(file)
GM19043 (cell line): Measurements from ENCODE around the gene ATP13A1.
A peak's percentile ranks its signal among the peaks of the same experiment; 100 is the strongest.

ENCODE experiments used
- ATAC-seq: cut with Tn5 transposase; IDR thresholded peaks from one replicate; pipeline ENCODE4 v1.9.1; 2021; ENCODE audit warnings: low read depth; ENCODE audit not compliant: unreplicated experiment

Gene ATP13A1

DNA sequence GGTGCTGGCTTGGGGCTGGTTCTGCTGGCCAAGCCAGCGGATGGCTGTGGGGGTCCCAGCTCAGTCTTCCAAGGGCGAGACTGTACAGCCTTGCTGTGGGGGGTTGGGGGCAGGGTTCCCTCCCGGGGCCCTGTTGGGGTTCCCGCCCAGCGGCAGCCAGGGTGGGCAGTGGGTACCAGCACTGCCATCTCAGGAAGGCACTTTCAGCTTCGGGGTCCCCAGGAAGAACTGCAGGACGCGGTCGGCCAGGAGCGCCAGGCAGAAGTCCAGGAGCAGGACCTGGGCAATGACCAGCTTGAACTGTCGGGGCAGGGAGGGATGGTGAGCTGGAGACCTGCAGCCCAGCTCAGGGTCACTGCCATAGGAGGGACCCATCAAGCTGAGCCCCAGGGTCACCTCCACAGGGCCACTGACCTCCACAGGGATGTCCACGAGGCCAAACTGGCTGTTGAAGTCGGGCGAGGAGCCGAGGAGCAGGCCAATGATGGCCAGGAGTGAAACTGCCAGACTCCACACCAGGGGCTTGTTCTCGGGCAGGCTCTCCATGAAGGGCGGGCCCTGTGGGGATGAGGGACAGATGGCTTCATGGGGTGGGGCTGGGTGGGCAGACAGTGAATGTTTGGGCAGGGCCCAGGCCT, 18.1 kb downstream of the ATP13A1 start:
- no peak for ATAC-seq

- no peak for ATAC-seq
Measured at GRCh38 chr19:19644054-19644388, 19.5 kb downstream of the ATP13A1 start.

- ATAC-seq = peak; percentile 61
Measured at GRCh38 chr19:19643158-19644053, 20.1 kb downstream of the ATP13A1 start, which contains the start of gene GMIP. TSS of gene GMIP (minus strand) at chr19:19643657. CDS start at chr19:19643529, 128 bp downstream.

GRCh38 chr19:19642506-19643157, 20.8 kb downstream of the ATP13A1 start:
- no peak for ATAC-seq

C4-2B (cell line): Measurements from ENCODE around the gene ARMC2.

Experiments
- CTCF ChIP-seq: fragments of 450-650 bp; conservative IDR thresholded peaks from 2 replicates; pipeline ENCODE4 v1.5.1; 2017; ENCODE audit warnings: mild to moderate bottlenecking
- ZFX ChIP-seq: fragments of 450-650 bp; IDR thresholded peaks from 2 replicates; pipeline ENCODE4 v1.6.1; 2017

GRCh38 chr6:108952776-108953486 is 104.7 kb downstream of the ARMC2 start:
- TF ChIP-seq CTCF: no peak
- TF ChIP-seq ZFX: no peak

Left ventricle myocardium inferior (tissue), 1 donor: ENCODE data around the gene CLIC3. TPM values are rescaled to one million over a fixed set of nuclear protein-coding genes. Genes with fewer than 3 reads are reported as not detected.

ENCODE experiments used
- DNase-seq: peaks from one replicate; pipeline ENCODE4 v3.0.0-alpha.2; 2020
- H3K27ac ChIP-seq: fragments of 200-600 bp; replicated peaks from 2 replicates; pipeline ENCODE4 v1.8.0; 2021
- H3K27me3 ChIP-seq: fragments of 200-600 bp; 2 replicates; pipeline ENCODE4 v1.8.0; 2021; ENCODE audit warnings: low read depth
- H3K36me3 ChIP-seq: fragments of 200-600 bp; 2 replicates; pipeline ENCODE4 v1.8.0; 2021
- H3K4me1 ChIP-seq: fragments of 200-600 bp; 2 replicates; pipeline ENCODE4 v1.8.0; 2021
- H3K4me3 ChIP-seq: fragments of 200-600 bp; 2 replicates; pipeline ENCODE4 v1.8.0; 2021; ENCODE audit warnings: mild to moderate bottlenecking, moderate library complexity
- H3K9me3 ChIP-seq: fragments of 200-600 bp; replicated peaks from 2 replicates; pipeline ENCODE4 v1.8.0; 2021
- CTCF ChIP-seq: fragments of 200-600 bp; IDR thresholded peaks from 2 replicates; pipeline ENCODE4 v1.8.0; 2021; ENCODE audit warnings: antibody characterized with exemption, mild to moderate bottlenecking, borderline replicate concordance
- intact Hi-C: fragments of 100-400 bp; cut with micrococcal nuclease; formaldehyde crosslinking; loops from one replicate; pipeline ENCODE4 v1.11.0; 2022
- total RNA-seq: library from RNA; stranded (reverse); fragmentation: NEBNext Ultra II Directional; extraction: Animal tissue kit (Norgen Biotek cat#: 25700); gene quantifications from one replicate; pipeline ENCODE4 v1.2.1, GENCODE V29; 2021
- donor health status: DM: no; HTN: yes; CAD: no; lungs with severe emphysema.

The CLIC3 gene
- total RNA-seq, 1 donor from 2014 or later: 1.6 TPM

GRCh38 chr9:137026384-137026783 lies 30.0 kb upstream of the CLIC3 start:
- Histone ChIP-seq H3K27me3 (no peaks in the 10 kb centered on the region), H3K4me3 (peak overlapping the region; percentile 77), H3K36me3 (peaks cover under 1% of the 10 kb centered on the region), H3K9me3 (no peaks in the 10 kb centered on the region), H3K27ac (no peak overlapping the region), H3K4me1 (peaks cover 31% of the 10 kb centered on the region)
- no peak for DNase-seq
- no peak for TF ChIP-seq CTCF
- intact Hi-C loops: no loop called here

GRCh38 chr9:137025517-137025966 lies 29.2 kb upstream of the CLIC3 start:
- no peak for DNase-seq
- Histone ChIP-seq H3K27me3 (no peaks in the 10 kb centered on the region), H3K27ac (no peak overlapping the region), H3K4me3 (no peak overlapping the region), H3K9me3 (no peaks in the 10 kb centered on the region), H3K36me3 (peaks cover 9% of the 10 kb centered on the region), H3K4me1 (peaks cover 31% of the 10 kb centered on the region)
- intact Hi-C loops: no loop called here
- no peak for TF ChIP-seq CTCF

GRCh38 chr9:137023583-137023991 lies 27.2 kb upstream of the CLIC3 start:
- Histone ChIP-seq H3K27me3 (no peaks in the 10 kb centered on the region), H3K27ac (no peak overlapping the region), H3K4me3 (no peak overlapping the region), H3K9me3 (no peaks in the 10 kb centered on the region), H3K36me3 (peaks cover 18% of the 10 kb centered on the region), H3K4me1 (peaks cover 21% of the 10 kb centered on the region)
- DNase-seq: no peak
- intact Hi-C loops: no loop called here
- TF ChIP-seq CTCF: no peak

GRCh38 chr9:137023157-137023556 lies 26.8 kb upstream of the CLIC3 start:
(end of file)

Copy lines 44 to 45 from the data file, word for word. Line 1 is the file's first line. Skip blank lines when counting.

- intact Hi-C loops: no loop called here
- no peak for TF ChIP-seq CTCF